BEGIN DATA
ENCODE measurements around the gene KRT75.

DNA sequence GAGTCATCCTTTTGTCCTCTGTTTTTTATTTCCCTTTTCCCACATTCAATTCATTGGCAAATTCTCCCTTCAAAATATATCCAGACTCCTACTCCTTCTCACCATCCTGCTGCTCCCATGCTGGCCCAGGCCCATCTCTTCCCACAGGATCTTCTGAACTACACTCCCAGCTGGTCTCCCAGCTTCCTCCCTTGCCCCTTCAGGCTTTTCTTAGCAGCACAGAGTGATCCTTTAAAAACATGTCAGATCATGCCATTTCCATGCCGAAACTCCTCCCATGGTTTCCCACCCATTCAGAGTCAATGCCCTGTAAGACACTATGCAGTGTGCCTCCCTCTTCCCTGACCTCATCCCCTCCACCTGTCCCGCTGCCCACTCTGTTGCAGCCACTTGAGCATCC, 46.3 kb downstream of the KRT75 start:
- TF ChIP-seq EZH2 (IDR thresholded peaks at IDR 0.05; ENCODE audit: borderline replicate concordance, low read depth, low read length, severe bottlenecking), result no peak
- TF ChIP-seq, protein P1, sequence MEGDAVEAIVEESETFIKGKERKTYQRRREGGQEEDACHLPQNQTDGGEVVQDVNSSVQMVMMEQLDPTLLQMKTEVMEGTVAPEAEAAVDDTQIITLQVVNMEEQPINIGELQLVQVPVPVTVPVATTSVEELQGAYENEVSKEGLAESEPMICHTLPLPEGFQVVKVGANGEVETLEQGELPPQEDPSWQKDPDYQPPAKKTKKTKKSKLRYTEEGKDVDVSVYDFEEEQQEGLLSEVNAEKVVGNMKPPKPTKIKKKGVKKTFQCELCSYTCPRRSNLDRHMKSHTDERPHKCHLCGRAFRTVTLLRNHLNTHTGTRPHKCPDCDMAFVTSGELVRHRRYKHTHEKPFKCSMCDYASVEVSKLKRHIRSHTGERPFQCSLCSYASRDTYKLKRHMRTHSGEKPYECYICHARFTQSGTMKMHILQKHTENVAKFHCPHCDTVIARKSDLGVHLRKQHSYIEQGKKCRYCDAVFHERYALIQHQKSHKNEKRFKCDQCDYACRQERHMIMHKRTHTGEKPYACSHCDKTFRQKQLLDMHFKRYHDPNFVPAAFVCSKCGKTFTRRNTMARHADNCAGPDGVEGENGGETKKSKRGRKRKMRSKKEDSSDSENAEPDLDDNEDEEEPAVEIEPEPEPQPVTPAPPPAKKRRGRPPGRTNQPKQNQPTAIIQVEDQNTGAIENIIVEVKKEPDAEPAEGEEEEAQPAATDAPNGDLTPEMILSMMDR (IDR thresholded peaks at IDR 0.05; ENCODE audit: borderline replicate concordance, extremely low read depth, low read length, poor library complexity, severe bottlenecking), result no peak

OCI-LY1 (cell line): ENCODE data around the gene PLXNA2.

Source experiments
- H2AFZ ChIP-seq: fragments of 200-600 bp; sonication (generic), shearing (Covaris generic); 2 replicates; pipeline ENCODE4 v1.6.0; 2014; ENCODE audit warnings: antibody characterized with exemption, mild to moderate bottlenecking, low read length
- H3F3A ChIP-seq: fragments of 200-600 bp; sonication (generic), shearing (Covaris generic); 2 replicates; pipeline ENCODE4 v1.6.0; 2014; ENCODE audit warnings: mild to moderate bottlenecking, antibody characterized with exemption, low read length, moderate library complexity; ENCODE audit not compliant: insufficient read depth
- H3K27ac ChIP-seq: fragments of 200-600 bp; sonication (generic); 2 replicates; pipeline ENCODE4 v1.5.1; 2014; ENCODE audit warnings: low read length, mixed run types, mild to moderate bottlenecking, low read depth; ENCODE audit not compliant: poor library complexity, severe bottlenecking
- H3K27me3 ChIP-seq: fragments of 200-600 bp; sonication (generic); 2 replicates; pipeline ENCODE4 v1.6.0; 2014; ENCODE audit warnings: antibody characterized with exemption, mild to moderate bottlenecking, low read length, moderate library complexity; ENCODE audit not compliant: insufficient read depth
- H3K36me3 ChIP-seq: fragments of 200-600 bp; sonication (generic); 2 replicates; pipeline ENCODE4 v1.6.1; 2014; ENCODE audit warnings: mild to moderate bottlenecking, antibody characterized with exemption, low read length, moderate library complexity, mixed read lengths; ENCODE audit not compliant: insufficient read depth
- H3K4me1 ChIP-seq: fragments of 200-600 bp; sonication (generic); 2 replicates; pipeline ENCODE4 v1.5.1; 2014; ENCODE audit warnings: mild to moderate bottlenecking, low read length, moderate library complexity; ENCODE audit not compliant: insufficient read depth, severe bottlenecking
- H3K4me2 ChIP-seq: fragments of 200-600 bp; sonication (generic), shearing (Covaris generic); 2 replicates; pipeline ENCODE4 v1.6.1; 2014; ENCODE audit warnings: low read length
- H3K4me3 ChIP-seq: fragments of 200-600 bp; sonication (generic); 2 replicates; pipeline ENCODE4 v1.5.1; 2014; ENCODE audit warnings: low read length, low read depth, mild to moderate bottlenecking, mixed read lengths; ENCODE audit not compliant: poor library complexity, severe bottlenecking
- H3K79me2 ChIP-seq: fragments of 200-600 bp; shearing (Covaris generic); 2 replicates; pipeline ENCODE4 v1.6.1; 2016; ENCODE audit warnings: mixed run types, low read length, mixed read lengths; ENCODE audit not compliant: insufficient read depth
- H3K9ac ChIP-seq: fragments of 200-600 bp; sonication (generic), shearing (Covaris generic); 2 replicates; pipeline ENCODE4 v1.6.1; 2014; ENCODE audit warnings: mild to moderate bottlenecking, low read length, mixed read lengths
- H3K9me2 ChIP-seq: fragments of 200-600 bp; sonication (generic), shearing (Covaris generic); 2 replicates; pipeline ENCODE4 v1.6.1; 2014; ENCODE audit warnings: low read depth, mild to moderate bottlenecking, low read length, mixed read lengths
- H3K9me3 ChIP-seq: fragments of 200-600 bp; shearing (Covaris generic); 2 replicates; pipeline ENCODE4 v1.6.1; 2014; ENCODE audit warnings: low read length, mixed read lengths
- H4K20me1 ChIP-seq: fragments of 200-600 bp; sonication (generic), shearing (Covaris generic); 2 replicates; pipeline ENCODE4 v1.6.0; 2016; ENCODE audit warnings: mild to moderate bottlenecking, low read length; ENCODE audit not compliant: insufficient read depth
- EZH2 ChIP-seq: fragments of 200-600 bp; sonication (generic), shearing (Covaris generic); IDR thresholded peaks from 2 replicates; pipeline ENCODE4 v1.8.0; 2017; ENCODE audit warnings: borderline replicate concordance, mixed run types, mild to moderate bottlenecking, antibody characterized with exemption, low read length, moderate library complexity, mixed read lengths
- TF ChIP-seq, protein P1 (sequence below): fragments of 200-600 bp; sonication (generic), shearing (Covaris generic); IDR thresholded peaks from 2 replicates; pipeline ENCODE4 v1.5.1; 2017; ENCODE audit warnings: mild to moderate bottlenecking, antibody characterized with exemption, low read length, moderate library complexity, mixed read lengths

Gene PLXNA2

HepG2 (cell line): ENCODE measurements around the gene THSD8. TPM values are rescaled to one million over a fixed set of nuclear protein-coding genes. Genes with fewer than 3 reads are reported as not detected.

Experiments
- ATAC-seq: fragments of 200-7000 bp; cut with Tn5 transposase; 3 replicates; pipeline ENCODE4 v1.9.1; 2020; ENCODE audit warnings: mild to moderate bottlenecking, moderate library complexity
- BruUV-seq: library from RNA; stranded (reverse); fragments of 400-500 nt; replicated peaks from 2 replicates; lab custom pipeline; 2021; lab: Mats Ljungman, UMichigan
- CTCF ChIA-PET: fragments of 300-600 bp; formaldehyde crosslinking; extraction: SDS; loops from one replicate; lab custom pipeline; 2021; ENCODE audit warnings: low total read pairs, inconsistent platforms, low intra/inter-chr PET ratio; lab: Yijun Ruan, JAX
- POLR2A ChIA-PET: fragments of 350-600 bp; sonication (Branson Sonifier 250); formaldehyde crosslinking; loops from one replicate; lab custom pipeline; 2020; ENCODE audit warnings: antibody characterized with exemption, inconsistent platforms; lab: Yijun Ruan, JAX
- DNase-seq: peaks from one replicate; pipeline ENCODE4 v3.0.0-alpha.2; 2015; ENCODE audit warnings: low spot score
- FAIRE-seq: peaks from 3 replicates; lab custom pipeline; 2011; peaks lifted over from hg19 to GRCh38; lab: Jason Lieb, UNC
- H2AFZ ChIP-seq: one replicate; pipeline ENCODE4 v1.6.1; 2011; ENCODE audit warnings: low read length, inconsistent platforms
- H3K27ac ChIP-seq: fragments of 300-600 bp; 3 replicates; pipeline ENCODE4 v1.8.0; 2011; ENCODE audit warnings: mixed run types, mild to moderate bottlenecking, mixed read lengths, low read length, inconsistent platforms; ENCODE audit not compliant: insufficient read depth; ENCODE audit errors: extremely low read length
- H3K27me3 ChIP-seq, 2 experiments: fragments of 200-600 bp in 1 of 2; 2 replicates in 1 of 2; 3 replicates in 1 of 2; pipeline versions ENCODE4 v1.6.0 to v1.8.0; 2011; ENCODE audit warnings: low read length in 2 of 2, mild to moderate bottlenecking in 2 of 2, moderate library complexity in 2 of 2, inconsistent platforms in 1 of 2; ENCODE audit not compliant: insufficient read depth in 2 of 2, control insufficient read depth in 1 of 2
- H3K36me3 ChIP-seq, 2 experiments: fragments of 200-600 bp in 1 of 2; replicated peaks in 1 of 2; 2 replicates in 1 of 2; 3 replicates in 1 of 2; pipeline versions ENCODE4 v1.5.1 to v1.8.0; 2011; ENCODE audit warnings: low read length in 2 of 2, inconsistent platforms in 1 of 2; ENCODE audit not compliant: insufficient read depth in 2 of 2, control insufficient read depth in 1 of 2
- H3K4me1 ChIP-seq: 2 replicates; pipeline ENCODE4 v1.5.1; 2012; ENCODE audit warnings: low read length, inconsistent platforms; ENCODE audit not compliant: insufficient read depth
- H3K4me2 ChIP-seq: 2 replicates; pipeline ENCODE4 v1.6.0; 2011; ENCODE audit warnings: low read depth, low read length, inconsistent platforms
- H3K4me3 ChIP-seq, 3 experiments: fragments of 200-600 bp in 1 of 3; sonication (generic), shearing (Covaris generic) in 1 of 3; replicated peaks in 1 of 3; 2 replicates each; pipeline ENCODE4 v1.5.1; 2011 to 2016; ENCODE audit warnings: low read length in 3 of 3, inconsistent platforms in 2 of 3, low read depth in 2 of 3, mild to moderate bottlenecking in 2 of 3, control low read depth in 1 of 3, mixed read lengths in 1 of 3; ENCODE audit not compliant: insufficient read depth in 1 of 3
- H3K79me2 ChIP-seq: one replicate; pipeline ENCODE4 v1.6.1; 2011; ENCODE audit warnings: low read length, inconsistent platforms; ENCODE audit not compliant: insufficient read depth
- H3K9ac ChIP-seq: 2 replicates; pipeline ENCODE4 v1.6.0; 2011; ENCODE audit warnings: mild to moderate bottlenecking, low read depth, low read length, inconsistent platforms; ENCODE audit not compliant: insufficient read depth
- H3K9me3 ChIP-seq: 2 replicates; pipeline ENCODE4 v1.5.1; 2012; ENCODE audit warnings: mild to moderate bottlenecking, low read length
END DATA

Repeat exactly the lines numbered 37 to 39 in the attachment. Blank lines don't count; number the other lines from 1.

- H3K4me3 ChIP-seq, 3 experiments: fragments of 200-600 bp in 1 of 3; sonication (generic), shearing (Covaris generic) in 1 of 3; replicated peaks in 1 of 3; 2 replicates each; pipeline ENCODE4 v1.5.1; 2011 to 2016; ENCODE audit warnings: low read length in 3 of 3, inconsistent platforms in 2 of 3, low read depth in 2 of 3, mild to moderate bottlenecking in 2 of 3, control low read depth in 1 of 3, mixed read lengths in 1 of 3; ENCODE audit not compliant: insufficient read depth in 1 of 3
- H3K79me2 ChIP-seq: one replicate; pipeline ENCODE4 v1.6.1; 2011; ENCODE audit warnings: low read length, inconsistent platforms; ENCODE audit not compliant: insufficient read depth
- H3K9ac ChIP-seq: 2 replicates; pipeline ENCODE4 v1.6.0; 2011; ENCODE audit warnings: mild to moderate bottlenecking, low read depth, low read length, inconsistent platforms; ENCODE audit not compliant: insufficient read depth